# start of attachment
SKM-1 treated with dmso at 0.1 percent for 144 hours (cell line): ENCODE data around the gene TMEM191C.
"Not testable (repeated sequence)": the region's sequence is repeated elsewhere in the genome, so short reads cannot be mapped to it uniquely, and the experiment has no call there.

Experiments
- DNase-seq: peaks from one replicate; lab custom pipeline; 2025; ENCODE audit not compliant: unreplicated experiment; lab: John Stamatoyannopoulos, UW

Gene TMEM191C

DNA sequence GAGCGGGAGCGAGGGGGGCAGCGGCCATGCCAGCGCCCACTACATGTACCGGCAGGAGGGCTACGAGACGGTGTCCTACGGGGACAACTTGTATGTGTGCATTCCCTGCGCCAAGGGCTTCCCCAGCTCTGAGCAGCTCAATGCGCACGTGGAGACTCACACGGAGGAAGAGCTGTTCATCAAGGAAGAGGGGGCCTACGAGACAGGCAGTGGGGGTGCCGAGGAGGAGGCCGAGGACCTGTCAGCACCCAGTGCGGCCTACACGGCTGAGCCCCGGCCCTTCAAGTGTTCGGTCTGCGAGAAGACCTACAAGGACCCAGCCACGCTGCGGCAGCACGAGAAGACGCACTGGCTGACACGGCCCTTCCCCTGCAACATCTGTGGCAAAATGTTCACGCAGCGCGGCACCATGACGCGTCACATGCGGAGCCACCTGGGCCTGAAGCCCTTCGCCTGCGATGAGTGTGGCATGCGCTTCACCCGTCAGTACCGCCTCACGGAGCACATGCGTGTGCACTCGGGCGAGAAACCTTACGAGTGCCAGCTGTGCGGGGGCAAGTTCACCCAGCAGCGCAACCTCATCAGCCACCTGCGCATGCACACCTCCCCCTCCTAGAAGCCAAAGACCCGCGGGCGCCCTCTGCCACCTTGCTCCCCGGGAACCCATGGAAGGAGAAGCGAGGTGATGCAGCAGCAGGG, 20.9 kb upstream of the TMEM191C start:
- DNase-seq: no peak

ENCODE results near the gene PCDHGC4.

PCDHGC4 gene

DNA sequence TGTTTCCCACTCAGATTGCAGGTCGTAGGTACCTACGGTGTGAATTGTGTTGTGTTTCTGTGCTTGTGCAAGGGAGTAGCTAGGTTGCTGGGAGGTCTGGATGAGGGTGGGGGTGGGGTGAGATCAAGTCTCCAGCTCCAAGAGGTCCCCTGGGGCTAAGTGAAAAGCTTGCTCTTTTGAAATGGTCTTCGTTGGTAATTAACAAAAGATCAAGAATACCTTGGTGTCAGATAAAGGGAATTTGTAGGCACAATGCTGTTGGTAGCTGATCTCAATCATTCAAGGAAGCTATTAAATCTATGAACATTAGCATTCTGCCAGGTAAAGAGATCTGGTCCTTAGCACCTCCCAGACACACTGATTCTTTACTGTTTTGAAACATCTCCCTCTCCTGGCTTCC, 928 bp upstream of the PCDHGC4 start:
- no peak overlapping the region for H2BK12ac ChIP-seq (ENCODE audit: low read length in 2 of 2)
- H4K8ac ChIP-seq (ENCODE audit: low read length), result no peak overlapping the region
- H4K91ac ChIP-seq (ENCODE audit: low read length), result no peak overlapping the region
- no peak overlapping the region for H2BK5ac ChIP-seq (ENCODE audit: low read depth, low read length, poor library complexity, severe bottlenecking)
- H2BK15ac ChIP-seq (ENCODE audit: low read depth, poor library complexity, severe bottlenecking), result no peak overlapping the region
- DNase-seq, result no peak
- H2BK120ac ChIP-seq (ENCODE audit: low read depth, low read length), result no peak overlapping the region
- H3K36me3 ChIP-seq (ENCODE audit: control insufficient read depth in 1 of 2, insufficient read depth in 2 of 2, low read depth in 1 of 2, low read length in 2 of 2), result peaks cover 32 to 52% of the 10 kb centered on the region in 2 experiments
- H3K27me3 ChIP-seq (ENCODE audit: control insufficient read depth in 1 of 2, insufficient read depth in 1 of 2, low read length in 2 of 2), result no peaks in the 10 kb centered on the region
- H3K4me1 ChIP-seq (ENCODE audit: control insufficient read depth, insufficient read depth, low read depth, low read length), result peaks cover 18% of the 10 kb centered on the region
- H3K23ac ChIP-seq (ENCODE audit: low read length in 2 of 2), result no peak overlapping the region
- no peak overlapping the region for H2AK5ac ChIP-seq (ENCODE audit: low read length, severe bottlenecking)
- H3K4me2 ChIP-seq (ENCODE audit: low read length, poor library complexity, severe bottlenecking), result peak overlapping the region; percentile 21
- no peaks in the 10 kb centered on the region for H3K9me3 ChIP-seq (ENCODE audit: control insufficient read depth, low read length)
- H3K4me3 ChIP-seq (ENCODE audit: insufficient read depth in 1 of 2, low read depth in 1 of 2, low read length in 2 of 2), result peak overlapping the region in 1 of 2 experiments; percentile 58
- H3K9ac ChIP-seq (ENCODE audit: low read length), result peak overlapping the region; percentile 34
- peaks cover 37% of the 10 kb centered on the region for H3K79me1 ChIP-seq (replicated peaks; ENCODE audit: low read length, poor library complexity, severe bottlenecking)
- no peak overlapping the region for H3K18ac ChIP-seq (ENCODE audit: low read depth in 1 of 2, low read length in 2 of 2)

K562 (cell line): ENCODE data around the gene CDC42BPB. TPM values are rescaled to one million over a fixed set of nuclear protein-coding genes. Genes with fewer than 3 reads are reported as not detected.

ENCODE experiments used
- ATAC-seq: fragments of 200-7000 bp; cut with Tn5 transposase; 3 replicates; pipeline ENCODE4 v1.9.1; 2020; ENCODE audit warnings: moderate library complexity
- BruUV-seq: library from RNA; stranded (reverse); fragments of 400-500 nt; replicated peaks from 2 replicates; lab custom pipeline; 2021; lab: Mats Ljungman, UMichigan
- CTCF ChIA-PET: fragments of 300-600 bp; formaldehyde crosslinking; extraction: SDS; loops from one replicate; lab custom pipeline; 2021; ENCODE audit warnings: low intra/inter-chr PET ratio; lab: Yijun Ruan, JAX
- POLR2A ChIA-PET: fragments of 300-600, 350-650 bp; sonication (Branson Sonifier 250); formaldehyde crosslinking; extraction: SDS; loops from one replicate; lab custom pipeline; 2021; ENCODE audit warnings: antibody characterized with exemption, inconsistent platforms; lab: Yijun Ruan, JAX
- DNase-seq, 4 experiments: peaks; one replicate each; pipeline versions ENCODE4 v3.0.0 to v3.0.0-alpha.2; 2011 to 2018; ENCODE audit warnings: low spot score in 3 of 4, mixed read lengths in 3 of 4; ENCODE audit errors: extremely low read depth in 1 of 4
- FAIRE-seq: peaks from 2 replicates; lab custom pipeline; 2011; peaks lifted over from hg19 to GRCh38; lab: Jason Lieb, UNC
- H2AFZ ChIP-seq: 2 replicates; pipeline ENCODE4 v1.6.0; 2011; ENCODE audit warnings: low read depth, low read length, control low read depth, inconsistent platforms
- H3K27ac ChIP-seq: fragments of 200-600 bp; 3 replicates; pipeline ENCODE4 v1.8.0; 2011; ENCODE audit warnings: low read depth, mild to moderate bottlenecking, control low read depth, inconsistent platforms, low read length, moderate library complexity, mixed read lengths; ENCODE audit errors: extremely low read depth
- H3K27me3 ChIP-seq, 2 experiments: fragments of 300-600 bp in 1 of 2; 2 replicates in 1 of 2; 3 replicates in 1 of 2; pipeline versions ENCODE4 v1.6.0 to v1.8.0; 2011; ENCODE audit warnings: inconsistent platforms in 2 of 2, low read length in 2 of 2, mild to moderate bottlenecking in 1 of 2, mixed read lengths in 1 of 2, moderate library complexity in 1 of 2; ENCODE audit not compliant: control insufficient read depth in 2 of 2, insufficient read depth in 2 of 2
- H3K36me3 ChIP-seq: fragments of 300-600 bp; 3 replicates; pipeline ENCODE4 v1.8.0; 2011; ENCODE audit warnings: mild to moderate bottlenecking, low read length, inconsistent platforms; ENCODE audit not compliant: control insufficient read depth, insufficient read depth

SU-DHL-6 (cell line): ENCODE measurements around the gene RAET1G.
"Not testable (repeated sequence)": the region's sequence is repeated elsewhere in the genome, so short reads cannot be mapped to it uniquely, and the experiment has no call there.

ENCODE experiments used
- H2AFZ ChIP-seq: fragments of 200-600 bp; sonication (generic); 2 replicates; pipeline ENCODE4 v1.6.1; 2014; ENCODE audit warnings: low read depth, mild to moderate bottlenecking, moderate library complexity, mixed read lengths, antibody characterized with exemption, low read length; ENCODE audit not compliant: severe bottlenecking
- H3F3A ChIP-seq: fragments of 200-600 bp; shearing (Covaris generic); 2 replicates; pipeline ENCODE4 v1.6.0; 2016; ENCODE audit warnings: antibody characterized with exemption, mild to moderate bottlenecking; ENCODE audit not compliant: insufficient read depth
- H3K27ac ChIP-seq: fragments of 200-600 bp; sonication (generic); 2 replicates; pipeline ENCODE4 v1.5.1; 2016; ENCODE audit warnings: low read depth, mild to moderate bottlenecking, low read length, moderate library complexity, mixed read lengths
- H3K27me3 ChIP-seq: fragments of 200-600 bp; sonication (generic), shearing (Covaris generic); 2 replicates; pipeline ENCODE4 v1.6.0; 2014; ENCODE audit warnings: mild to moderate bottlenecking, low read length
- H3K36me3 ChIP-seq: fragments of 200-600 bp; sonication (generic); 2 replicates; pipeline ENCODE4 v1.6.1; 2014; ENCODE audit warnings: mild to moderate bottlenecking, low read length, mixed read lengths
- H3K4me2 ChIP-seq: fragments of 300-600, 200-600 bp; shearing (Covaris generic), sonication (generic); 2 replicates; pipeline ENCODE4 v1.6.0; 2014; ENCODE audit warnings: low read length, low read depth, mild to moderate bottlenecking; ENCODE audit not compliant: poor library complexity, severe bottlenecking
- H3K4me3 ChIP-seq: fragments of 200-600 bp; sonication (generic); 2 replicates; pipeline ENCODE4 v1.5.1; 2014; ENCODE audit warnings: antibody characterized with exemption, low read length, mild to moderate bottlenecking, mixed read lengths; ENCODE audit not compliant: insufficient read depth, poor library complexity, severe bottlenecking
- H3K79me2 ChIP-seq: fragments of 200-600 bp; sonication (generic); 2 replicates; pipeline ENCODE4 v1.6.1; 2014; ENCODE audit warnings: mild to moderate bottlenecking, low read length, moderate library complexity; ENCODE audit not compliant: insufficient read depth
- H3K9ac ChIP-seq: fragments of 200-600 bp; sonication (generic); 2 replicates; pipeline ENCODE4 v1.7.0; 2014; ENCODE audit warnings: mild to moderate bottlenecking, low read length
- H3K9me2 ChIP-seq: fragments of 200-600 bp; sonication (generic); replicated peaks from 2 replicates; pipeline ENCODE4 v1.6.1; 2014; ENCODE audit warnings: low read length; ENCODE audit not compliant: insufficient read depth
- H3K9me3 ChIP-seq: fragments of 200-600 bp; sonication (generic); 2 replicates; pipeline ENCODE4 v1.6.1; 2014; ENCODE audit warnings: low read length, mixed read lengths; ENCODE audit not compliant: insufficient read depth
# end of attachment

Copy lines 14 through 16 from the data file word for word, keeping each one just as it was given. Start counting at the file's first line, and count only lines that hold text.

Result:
- no peak overlapping the region for H2BK5ac ChIP-seq (ENCODE audit: low read depth, low read length, poor library complexity, severe bottlenecking)
- H2BK15ac ChIP-seq (ENCODE audit: low read depth, poor library complexity, severe bottlenecking), result no peak overlapping the region
- DNase-seq, result no peak